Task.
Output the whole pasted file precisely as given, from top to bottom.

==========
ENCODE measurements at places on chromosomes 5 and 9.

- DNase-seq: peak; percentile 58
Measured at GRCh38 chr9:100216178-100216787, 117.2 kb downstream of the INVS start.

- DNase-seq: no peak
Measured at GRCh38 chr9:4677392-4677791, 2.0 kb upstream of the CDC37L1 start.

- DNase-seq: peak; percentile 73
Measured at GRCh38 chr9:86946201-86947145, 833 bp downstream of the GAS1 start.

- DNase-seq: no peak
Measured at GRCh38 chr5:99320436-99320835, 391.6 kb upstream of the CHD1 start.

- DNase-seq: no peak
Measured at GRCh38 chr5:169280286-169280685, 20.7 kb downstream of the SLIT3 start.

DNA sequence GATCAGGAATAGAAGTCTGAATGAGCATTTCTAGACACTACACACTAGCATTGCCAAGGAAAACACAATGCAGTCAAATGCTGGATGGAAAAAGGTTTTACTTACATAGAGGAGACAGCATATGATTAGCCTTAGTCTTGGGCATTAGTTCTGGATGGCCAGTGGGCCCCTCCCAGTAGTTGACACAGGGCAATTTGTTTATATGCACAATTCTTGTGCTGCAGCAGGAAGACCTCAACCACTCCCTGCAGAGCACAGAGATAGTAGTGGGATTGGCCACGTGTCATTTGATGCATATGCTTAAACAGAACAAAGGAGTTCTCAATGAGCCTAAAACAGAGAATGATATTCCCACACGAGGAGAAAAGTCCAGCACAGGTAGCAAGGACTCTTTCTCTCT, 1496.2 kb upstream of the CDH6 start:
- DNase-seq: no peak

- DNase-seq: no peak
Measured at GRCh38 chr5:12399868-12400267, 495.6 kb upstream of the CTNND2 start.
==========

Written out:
ENCODE measurements at places on chromosomes 5 and 9.

- DNase-seq: peak; percentile 58
Measured at GRCh38 chr9:100216178-100216787, 117.2 kb downstream of the INVS start.

- DNase-seq: no peak
Measured at GRCh38 chr9:4677392-4677791, 2.0 kb upstream of the CDC37L1 start.

- DNase-seq: peak; percentile 73
Measured at GRCh38 chr9:86946201-86947145, 833 bp downstream of the GAS1 start.

- DNase-seq: no peak
Measured at GRCh38 chr5:99320436-99320835, 391.6 kb upstream of the CHD1 start.

- DNase-seq: no peak
Measured at GRCh38 chr5:169280286-169280685, 20.7 kb downstream of the SLIT3 start.

DNA sequence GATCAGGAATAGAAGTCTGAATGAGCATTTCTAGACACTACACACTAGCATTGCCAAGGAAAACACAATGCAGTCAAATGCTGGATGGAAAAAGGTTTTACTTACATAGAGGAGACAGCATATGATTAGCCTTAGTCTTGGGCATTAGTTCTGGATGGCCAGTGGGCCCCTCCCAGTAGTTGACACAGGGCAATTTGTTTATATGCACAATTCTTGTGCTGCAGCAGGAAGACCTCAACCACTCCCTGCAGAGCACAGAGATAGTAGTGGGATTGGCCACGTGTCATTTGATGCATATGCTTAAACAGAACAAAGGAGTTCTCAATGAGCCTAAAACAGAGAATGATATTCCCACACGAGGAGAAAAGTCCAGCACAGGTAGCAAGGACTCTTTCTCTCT, 1496.2 kb upstream of the CDH6 start:
- DNase-seq: no peak

- DNase-seq: no peak
Measured at GRCh38 chr5:12399868-12400267, 495.6 kb upstream of the CTNND2 start.